If we leave behind the customary hustle and bustle of the city centre and head southeast, after just over a kilometre we will come to the traditional neighbourhood of Sar, which is named after the renowned stream that crosses it from north to south. On its banks, a few metres from the old Romanesque bridge, where pilgrims cross after following the so-called “Vía de la Plata” route and southeast itineraries, there is the magnificent Collegiate Church of Santa María la Mayor y Real de Sar.
Construction of this building began in the early 12th c., in harmony with the desire of the cathedral canon and treasurer, Munio Alfonso, who enjoyed the decisive support of his friend and superior, the powerful Archbishop Diego Gelmírez, for this venture. After 22 years as the bishop of Mondoñedo, Munio decided to retire voluntarily in the year 1134, and he did so precisely in the quarters of this small coenobium, although he died a couple of years later before its construction was completed.
Although the building work was not officially finalised until the 13th c., it was consecrated by Diego Gelmírez in the year 1140; he signed the foundational diploma of this small monastery, which housed the first community of Augustinians in Galicia.
During the following centuries, the community experienced a period of splendour thanks to numerous donations and exemptions from the Crown. However, in the 16th c., coinciding with the priorate’s transformation into a collegiate church, and the Augustinian Community’s subsequent replacement by members of the secular clergy, it started to decline, and by the end of the 17th c., both the church and its cloister were in a poor condition.
In the 18th c., during the boom of Compostela’s baroque style, and thanks to aid provided by the Monastery of San Martiño Pinario, a great amount of conservation and restoration work was carried out, in harmony with recommendations and reports from some of the most important architects of that time, such as Domingo de Andrade or Fernando de Casas. However, in the 19th c., the building once again experienced a period of abandonment, ending up as just another parish belonging to the Archdiocese of Santiago de Compostela.
The magnificent church still features a large part of its original Romanesque structure. On the outside, it is worth highlighting the robust flying buttresses that were built between the 17th and 18th centuries to protect the north walls and prevent them from collapsing: due to a technical design flaw, to the daring height of the side naves, to subsidence of the unstable land on which it was erected or simply to the wish of those that worked on their construction, the walls lean visibly towards the exterior, which was why the barrel vault had to be completely rebuilt in the 16th c.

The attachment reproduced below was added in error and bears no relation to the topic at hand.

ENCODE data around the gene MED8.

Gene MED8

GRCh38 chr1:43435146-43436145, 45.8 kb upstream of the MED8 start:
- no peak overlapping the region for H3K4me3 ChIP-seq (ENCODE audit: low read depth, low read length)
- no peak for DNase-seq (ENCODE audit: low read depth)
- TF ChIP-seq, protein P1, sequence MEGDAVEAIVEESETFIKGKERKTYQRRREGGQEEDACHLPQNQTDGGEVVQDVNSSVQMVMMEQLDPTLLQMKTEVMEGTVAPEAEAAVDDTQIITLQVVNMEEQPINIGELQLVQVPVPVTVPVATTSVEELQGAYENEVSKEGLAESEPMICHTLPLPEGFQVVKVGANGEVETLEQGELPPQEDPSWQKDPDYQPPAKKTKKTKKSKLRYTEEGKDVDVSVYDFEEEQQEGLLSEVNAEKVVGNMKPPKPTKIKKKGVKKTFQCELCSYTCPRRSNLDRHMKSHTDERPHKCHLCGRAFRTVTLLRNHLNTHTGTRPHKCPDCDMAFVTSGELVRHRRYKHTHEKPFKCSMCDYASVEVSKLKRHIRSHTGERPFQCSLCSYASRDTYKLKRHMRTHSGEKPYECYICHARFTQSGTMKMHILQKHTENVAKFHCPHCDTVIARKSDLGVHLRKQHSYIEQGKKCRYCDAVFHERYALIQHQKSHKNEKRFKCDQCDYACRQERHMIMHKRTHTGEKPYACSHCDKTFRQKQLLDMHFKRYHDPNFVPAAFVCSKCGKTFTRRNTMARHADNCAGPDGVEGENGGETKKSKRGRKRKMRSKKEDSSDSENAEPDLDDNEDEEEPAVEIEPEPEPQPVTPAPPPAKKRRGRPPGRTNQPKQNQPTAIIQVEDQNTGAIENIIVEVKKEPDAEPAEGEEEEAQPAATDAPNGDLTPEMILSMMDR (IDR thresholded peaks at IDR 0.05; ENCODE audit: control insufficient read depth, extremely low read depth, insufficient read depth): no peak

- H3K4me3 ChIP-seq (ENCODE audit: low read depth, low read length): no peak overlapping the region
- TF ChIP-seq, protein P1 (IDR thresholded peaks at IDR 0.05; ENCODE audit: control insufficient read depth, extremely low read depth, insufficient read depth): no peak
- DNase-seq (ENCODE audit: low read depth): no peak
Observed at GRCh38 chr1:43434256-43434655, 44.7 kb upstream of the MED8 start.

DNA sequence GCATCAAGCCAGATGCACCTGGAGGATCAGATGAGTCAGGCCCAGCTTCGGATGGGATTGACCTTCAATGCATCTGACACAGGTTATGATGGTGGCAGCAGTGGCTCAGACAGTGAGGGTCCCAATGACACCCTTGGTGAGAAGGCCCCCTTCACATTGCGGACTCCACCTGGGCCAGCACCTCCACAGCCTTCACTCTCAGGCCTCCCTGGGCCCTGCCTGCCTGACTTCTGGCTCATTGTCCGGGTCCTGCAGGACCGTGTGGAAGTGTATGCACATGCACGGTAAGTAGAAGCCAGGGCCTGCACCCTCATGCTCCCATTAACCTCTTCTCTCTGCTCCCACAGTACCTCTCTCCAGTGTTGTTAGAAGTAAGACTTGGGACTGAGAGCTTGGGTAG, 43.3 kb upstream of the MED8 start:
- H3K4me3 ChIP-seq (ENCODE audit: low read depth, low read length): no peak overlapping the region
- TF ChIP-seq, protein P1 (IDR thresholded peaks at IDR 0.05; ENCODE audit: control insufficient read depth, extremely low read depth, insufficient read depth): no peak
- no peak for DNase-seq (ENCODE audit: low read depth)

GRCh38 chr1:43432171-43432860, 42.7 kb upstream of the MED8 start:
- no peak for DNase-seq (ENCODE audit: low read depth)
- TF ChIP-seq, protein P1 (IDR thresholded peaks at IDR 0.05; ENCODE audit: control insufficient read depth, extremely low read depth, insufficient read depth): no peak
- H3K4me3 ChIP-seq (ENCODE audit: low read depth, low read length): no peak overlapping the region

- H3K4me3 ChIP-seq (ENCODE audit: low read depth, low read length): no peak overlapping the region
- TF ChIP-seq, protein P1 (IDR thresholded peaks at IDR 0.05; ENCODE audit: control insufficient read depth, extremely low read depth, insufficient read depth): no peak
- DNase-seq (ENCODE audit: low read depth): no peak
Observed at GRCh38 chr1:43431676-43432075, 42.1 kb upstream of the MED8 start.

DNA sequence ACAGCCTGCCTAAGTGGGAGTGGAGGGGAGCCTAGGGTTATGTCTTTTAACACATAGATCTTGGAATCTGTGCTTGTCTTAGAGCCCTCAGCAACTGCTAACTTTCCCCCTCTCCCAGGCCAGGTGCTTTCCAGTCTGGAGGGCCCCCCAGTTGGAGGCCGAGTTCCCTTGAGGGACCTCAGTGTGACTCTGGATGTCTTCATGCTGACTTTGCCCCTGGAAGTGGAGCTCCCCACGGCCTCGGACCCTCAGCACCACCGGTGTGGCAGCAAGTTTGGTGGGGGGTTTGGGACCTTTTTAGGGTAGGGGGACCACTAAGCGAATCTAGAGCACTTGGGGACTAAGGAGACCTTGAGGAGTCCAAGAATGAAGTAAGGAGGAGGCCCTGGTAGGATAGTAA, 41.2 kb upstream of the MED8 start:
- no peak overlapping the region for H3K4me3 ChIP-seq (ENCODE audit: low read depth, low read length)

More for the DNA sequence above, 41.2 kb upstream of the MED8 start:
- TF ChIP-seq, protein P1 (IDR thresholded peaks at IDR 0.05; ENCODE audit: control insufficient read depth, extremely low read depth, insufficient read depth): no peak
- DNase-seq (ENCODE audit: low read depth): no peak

Its inside, featuring a basilican ground plan and beautiful proportions, impresses all its visitors due to the lean of its columns towards the side naves, which gives you a strong sense of instability. The 12th-century font, at the right of the main entrance, is of great archaeological interest.
The interior of the church is connected to a magnificent cloister via the sacristy; it is the only cloister in the city still featuring traces of its original Romanesque style. Only one of its wings remain, while the rest of it belongs to the 17th and 18th centuries. The fountain in the centre, which is very similar to the one we can see inside the cathedral’s cloister, dates from the 13th c. and was carved from a single piece of granite.
Inside the small museum founded in 1975, we can admire several important historical and documentary items, such as the aforementioned foundational document of the church, from 1136, bearing Archbishop Diego Gelmírez’s seal. In the section devoted to precious metalwork, you can see liturgical objects made in Compostela’s workshops during the 18th century. The archaeological collection is made up of a series of items from the old Romanesque cloister, stylistically linked to Master Mateo and his school. These objects also feature remains from the original Romanesque rose windows, which dominated the church’s west façade and were removed in the 18th c.
We can round off our visit to this singular setting by strolling along the “Brañas de Sar” trails. Throughout the 4-km-long itinerary, we will discover Santiago de Compostela’s rural atmosphere, featuring fields of crops, waterwheels, irrigation channels, vegetable gardens and riverside woodland. In fact, the word “braña” refers to a partially flooded area, on the banks of a river, that remains green throughout the year. In the past, small-scale farmers used such areas as pastureland for their cattle.
Throughout the itinerary we will come across numerous species of flora, such as willows, oaks, birches or laurels, as well as numerous herbs. “Brañas” are also refuges for a variety of animals, such as amphibians, reptiles, birds and small mammals. In short, this is a very rich, but also very fragile, ecosystem that plays a vital role in regulating the flow of water; in the case of heavy rains, it soaks up water, thereby preventing sudden rises in the river level and flooding.